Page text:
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Meadowcroft Wines holds another wine and food pairing on Saturday, June 11, in its Cornerstone tasting room with seatings at noon, 2 an 4 p.m. $25. 23574 Arnold Drive, Sonoma. Reserve at 934-4090.
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Bear Flag Day, hosted by the Native Sons of the Golden West, Parlor #111, fills part of Sonoma Plaza this Sunday, June 12, starting at 11 a.m. and featuring a slightly accurate historical reenactment of the "Bear Flag Revolt" at 1 p.m. in Grinstead Amphitheater.
From a culinary standpoint, the Native Sons do a bang-up barbecue of chicken with corn on the cob, salad and bread, accompanied by a terrific Microbrew Festival featuring 25 Bay Area microbrewers and their personal style beers. Hot dog plates for kids. And, one of Sonoma's best bands, BackTrax, plays their tunes. Unlimited beer tastes $25, $12 chicken plates, $4 kids hot dog plates. 11 a.m. on. More information contact Dean Zellers at 996-5282 or visit sonomanatives.org.
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Alsina Station Grill, which had to cancel its grand opening at Cornerstone due to downpours last weekend, has rescheduled the tasting party for Sunday, June 12. Owners Consuelo Lyonnet and Alberto Lataliste have redefined the space last occupied by Sage and Blue Tree Café to bring authentic Argentine cuisine with "asado, tango and vino" Sunday afternoon. $15. 11 a.m. to 2 p.m. 23570 Arnold Drive, Sonoma. Reserve via email@example.com or call 640-8971.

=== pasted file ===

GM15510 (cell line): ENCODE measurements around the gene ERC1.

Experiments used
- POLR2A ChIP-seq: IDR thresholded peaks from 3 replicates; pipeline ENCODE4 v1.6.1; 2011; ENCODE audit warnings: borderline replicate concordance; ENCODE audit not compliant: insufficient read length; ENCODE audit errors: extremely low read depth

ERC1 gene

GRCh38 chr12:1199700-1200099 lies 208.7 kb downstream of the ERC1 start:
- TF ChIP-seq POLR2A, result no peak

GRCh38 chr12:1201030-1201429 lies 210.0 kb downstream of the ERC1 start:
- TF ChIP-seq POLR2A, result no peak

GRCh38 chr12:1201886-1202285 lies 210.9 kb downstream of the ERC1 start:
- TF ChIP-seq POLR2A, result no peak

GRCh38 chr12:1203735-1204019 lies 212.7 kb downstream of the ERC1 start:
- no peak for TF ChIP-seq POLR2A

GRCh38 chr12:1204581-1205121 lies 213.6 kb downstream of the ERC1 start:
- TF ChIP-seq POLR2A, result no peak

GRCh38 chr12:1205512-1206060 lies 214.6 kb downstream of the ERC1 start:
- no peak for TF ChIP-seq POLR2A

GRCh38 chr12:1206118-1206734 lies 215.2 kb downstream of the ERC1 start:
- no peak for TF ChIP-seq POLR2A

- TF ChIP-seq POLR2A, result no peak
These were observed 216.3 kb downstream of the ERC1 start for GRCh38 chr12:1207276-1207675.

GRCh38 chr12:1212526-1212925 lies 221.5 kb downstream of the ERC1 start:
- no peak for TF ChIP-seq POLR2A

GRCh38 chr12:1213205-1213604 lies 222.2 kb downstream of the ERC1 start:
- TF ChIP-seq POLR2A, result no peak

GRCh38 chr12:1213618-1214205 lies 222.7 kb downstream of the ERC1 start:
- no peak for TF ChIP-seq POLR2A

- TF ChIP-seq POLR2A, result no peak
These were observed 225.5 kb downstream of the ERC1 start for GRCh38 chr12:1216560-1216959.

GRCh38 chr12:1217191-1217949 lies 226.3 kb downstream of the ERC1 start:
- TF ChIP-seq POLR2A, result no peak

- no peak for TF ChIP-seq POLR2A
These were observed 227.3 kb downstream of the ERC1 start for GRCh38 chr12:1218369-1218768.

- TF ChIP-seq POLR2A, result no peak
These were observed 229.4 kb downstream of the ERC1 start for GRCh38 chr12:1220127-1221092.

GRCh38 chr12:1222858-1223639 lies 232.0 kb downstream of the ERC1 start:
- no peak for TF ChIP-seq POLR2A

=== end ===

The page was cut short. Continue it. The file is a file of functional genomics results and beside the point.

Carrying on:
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The Cellar Door multi-winery tasting room at the Lodge at Sonoma will host a Grilled Tri-Tip and Red Wine Tasting on Sunday, June 19. Sheana Davis of The Epicurean Connection will create the cuisine, which will include grilled Sonoma County 4-H tri-tip; a trio of barbecue sauces made with wines by Cellar Door wineries Chandelle, Mayo Family Winery and Guerrero Fernandez; roasted red potato salad with chive blossoms, arugula pesto pasta salad with cherry tomatoes and a chocolate blackberry brownie. $20. 11 a.m. to 3:30 p.m. 1395 Broadway, Sonoma. Call 938-4466 for tickets.
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Today is National Iced Tea Day in National Iced Tea Month. Or, if you prefer, today is also National Black Cow Day, which, in some part of the country, celebrates a root beer float.
Share your food and wine news with Kathleen Hill at firstname.lastname@example.org.